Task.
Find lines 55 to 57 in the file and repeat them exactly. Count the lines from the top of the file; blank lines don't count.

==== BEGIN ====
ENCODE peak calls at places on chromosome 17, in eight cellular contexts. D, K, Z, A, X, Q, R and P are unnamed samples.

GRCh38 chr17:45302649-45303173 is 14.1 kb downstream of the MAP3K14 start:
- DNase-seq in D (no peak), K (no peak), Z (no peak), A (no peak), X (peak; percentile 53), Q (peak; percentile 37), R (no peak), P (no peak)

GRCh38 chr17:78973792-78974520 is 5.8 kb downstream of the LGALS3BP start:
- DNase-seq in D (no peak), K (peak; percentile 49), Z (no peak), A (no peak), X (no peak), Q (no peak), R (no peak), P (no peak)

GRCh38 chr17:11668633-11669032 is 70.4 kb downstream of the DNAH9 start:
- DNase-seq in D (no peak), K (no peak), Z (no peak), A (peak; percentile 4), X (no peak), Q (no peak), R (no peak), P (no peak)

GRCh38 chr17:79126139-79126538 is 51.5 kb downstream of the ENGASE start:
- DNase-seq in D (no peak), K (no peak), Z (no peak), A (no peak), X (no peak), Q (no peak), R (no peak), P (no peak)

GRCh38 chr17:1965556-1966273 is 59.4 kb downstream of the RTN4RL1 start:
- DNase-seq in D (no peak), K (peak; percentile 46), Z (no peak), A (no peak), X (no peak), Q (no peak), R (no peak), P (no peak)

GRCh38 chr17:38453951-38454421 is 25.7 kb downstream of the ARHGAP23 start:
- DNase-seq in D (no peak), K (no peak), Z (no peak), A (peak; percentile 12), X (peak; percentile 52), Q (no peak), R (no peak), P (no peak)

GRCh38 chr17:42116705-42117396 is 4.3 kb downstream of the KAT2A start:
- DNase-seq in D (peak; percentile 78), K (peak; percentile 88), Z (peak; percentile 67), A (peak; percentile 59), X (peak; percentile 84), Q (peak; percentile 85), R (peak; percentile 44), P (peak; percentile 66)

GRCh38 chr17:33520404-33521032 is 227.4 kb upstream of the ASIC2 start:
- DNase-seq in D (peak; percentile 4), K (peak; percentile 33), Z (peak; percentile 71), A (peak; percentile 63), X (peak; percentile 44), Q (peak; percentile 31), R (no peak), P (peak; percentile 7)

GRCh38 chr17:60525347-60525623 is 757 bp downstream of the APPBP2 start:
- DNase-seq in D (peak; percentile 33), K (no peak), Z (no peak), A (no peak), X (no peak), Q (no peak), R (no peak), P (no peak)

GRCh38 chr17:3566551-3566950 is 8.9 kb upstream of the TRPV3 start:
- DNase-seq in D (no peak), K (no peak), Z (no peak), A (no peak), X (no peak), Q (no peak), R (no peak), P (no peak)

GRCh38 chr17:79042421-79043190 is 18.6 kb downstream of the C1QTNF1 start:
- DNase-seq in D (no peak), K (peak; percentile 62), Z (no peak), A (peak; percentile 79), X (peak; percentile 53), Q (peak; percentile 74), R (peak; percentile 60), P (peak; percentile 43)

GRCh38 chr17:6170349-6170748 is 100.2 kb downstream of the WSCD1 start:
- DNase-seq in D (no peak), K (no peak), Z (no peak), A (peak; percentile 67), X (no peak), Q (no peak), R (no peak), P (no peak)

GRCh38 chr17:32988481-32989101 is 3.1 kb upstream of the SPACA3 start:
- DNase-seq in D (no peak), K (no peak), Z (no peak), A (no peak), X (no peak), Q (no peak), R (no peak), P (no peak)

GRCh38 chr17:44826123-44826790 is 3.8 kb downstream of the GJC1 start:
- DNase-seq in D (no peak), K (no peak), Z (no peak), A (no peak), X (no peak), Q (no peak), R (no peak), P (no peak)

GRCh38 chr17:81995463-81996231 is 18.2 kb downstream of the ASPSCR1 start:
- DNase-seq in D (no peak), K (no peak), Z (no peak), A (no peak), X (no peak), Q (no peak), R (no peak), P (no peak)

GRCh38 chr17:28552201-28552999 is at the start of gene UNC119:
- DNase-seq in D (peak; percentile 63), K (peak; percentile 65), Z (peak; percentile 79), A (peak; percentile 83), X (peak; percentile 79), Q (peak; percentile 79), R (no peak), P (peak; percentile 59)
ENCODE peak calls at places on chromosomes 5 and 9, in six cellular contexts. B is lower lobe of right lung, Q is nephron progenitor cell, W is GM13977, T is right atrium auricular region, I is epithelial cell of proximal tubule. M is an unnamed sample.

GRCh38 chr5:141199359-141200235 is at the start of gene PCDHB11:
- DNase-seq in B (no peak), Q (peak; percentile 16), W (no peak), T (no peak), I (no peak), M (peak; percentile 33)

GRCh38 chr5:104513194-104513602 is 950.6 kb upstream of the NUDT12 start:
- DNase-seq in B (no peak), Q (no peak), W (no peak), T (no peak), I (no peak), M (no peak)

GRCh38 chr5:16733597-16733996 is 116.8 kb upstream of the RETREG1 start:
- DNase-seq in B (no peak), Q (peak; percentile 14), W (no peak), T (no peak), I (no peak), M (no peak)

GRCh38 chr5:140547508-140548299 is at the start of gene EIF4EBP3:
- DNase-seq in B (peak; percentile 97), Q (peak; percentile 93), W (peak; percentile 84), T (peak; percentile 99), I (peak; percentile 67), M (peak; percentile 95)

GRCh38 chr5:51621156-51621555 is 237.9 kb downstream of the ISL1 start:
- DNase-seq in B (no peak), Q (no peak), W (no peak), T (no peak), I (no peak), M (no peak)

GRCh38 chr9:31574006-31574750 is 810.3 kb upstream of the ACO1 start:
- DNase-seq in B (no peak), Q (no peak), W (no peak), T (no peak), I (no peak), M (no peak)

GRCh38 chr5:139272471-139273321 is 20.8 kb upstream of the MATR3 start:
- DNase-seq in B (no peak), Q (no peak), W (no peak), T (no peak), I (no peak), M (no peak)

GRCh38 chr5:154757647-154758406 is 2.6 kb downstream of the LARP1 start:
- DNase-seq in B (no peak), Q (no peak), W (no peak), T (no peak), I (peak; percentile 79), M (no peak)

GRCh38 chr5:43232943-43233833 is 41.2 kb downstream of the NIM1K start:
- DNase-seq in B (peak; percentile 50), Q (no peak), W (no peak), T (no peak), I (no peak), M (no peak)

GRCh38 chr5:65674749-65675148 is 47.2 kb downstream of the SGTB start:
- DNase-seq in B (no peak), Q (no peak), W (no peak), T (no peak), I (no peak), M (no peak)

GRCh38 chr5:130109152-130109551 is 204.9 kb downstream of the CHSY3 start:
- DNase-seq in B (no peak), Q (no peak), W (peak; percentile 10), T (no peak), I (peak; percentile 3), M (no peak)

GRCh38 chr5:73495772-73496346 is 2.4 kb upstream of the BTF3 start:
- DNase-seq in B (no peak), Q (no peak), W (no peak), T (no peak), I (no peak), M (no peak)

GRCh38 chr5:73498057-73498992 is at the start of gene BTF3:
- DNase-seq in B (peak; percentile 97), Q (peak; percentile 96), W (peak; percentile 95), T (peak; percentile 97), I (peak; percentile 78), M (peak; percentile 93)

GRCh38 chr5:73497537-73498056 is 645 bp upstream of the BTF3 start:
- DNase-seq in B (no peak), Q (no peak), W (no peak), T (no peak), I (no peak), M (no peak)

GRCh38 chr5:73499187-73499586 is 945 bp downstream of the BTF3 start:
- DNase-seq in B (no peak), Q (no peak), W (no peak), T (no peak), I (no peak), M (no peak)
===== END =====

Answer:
GRCh38 chr5:130109152-130109551 is 204.9 kb downstream of the CHSY3 start:
- DNase-seq in B (no peak), Q (no peak), W (peak; percentile 10), T (no peak), I (peak; percentile 3), M (no peak)

GRCh38 chr5:73495772-73496346 is 2.4 kb upstream of the BTF3 start: